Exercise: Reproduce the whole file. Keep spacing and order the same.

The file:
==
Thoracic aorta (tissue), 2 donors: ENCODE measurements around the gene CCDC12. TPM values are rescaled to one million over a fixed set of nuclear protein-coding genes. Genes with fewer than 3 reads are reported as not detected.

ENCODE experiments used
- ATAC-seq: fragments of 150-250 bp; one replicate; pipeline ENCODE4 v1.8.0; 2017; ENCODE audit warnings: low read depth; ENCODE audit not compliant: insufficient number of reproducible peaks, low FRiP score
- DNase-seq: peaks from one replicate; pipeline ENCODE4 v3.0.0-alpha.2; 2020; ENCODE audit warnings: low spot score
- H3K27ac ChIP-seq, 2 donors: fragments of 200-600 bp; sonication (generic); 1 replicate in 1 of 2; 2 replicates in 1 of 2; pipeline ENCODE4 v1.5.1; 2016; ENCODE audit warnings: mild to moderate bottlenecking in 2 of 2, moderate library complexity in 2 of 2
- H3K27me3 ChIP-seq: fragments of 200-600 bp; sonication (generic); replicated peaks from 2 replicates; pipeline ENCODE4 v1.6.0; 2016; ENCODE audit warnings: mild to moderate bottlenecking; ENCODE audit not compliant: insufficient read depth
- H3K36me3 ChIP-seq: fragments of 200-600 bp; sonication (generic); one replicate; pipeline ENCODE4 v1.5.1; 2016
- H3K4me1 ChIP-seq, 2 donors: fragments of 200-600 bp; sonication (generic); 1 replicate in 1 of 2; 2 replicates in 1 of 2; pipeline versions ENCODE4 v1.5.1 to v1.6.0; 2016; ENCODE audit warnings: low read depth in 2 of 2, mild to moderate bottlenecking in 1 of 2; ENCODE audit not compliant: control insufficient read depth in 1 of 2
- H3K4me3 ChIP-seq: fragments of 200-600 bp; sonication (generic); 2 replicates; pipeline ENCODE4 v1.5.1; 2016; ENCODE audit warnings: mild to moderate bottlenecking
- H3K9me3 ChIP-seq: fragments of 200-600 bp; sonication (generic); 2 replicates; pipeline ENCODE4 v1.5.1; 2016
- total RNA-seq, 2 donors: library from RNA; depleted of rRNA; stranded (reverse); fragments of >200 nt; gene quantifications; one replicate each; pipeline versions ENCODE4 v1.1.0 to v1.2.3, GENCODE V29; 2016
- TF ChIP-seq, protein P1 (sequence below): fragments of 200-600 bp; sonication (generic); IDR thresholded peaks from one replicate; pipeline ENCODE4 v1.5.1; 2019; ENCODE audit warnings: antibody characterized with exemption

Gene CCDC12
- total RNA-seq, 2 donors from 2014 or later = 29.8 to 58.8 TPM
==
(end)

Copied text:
Thoracic aorta (tissue), 2 donors: ENCODE measurements around the gene CCDC12. TPM values are rescaled to one million over a fixed set of nuclear protein-coding genes. Genes with fewer than 3 reads are reported as not detected.

ENCODE experiments used
- ATAC-seq: fragments of 150-250 bp; one replicate; pipeline ENCODE4 v1.8.0; 2017; ENCODE audit warnings: low read depth; ENCODE audit not compliant: insufficient number of reproducible peaks, low FRiP score
- DNase-seq: peaks from one replicate; pipeline ENCODE4 v3.0.0-alpha.2; 2020; ENCODE audit warnings: low spot score
- H3K27ac ChIP-seq, 2 donors: fragments of 200-600 bp; sonication (generic); 1 replicate in 1 of 2; 2 replicates in 1 of 2; pipeline ENCODE4 v1.5.1; 2016; ENCODE audit warnings: mild to moderate bottlenecking in 2 of 2, moderate library complexity in 2 of 2
- H3K27me3 ChIP-seq: fragments of 200-600 bp; sonication (generic); replicated peaks from 2 replicates; pipeline ENCODE4 v1.6.0; 2016; ENCODE audit warnings: mild to moderate bottlenecking; ENCODE audit not compliant: insufficient read depth
- H3K36me3 ChIP-seq: fragments of 200-600 bp; sonication (generic); one replicate; pipeline ENCODE4 v1.5.1; 2016
- H3K4me1 ChIP-seq, 2 donors: fragments of 200-600 bp; sonication (generic); 1 replicate in 1 of 2; 2 replicates in 1 of 2; pipeline versions ENCODE4 v1.5.1 to v1.6.0; 2016; ENCODE audit warnings: low read depth in 2 of 2, mild to moderate bottlenecking in 1 of 2; ENCODE audit not compliant: control insufficient read depth in 1 of 2
- H3K4me3 ChIP-seq: fragments of 200-600 bp; sonication (generic); 2 replicates; pipeline ENCODE4 v1.5.1; 2016; ENCODE audit warnings: mild to moderate bottlenecking
- H3K9me3 ChIP-seq: fragments of 200-600 bp; sonication (generic); 2 replicates; pipeline ENCODE4 v1.5.1; 2016
- total RNA-seq, 2 donors: library from RNA; depleted of rRNA; stranded (reverse); fragments of >200 nt; gene quantifications; one replicate each; pipeline versions ENCODE4 v1.1.0 to v1.2.3, GENCODE V29; 2016
- TF ChIP-seq, protein P1 (sequence below): fragments of 200-600 bp; sonication (generic); IDR thresholded peaks from one replicate; pipeline ENCODE4 v1.5.1; 2019; ENCODE audit warnings: antibody characterized with exemption

Gene CCDC12
- total RNA-seq, 2 donors from 2014 or later = 29.8 to 58.8 TPM